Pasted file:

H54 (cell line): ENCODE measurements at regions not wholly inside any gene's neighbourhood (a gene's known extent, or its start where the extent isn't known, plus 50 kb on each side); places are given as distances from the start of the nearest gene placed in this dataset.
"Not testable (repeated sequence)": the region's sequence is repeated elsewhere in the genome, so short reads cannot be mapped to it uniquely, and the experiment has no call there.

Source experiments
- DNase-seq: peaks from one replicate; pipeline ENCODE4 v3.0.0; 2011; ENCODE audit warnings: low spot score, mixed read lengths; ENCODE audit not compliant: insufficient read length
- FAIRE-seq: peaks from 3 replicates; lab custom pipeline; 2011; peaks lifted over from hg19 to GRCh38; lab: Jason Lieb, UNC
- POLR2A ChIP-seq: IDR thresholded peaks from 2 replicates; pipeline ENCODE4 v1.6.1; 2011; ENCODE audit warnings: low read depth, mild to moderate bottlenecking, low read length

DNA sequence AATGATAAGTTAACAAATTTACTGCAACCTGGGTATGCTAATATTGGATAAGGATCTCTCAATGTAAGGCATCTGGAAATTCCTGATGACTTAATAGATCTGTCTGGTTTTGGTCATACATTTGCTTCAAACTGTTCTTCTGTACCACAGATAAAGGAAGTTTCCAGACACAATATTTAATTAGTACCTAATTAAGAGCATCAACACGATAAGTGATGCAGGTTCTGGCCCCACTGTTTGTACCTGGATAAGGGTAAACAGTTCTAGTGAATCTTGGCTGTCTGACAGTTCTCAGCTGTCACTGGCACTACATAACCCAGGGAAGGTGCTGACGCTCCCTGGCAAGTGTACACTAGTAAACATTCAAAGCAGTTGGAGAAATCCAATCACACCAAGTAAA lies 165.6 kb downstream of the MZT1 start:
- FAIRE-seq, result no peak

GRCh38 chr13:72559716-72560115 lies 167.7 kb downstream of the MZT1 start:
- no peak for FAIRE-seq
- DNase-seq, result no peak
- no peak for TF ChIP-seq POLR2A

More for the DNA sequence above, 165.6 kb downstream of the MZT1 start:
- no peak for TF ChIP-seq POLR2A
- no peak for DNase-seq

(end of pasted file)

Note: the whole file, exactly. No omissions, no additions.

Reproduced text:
H54 (cell line): ENCODE measurements at regions not wholly inside any gene's neighbourhood (a gene's known extent, or its start where the extent isn't known, plus 50 kb on each side); places are given as distances from the start of the nearest gene placed in this dataset.
"Not testable (repeated sequence)": the region's sequence is repeated elsewhere in the genome, so short reads cannot be mapped to it uniquely, and the experiment has no call there.

Source experiments
- DNase-seq: peaks from one replicate; pipeline ENCODE4 v3.0.0; 2011; ENCODE audit warnings: low spot score, mixed read lengths; ENCODE audit not compliant: insufficient read length
- FAIRE-seq: peaks from 3 replicates; lab custom pipeline; 2011; peaks lifted over from hg19 to GRCh38; lab: Jason Lieb, UNC
- POLR2A ChIP-seq: IDR thresholded peaks from 2 replicates; pipeline ENCODE4 v1.6.1; 2011; ENCODE audit warnings: low read depth, mild to moderate bottlenecking, low read length

DNA sequence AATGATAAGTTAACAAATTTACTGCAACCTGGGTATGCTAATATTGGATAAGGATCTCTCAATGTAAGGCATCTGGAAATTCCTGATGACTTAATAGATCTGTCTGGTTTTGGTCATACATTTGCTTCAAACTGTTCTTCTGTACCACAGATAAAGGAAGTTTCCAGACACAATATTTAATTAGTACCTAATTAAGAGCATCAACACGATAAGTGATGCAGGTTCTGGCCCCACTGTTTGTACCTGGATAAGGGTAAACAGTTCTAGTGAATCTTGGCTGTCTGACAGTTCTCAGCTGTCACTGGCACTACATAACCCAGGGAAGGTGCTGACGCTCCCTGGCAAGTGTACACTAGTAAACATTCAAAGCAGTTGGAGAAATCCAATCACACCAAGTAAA lies 165.6 kb downstream of the MZT1 start:
- FAIRE-seq, result no peak

GRCh38 chr13:72559716-72560115 lies 167.7 kb downstream of the MZT1 start:
- no peak for FAIRE-seq
- DNase-seq, result no peak
- no peak for TF ChIP-seq POLR2A

More for the DNA sequence above, 165.6 kb downstream of the MZT1 start:
- no peak for TF ChIP-seq POLR2A
- no peak for DNase-seq